Taiji, Japan, 9-16-19 – At 5:15 a.m. all 12 hunting boats left the harbor in search of dolphin pods. Two hours later our team spotted a drive formation. And for three hours, hunters took control of the unsuspecting dolphins, eventually pushing them into the Cove.
The pod, a large group of pilot whales, was both agitated and exhausted. Their breathing was rapid; many were spyhopping. We suspected the pod would be left overnight, their slaughter and possible captive selection to take place the following morning.
Never before has our team documented such a brutal hunt.
Several minutes after being netted into the Cove, four large mammals swam towards the beach. The rest of the pod followed, and suddenly, chaos erupted. Dolphins were throwing themselves onto the rocks; others were being grabbed by the hunters in attempts to pull them out of the shallows. Many dolphins were injured, their blood turning the water a rusty shade of red. Everywhere our team looked a nightmare unfolded. We documented several animals floating lifelessly on their backs and assume there were many casualties.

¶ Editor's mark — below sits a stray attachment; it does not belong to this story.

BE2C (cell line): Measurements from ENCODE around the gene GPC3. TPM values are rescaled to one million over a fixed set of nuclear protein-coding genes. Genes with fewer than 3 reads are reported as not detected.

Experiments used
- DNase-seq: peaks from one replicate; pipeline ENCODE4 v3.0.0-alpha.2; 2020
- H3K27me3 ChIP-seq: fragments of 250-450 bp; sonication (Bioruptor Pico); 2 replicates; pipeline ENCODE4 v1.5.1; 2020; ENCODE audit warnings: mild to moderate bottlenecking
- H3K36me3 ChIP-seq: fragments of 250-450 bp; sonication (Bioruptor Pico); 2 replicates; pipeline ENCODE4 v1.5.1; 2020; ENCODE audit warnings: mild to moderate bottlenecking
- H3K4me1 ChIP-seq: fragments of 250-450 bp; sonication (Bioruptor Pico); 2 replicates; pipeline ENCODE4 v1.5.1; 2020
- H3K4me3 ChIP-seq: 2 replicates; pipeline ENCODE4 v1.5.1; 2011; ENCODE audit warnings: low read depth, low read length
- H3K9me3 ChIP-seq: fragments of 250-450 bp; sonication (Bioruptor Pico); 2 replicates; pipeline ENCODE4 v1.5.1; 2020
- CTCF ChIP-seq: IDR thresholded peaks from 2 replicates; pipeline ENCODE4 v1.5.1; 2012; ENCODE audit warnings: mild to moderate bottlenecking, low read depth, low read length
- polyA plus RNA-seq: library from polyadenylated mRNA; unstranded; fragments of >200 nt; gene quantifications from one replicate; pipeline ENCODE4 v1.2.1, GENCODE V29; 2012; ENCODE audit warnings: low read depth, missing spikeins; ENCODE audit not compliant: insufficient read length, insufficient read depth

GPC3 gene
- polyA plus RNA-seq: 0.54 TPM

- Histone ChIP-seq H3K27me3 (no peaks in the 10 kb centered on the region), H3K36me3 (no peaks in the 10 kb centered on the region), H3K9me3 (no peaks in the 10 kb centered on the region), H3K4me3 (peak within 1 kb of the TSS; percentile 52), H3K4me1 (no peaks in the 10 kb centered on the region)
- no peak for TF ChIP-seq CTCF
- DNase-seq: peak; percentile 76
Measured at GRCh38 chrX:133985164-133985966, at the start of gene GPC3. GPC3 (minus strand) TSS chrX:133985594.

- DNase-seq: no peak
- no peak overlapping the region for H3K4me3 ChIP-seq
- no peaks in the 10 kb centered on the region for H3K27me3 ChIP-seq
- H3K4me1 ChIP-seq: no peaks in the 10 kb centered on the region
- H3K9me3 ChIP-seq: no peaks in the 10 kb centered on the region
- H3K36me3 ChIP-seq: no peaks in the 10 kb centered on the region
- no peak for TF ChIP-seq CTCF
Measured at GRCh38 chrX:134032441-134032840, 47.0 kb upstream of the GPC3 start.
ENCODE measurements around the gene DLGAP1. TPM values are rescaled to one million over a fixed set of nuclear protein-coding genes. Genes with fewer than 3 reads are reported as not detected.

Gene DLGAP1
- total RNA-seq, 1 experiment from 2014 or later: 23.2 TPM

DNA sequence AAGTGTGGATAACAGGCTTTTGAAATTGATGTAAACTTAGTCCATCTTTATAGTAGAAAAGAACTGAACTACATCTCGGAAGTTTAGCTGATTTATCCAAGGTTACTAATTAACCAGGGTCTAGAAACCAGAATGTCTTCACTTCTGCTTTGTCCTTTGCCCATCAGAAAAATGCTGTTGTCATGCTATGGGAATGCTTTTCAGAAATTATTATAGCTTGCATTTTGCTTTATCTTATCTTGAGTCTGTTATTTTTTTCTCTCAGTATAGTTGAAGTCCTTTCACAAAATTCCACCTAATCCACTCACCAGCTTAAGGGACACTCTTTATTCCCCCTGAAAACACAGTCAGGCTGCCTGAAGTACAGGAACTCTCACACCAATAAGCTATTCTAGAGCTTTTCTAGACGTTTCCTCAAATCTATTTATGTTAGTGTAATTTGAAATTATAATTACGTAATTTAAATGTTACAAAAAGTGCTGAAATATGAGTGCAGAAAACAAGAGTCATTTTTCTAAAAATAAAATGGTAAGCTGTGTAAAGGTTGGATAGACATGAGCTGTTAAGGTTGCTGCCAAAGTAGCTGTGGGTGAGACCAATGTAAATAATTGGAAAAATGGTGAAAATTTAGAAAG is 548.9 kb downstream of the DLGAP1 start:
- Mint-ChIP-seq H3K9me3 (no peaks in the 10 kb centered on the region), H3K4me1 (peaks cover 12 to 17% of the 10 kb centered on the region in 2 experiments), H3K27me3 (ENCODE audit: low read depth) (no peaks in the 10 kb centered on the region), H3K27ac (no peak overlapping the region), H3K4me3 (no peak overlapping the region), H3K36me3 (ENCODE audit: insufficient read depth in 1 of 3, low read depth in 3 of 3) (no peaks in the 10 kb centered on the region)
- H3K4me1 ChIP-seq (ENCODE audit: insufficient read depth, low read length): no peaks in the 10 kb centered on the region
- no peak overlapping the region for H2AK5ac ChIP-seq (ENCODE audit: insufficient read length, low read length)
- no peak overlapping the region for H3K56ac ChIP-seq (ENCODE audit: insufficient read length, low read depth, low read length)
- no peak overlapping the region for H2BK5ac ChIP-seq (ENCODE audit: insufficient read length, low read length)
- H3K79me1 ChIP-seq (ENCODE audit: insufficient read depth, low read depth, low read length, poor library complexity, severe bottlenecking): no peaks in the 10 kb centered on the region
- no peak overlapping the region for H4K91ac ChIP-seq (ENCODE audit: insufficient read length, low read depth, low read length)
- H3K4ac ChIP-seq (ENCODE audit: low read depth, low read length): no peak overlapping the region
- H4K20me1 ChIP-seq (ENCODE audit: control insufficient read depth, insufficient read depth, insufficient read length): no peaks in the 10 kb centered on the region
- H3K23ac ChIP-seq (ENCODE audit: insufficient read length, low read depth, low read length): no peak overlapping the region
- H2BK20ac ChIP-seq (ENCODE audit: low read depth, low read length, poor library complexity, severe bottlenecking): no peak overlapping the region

Eventually hunters forced the pilot whales off the beach, where they remained huddled together near one corner of the net. In the opposite corner, close to the beach, one juvenile pilot remained. The young dolphin swam in tiny circles, rapidly surfacing and submerging. While we don’t know the extent of its injuries, it appeared either too exhausted or injured to join the rest of the pod.
Our team stayed with the pilot whales until dusk fell. Heavy-hearted, we left the Cove, preparing for what would come the next day.
Featured image: Deeply gashed, scraped and bleeding, a young pilot whale throws itself onto the rocks after being driven into the Cove, Taiji, Japan. Credit: DolphinProject.com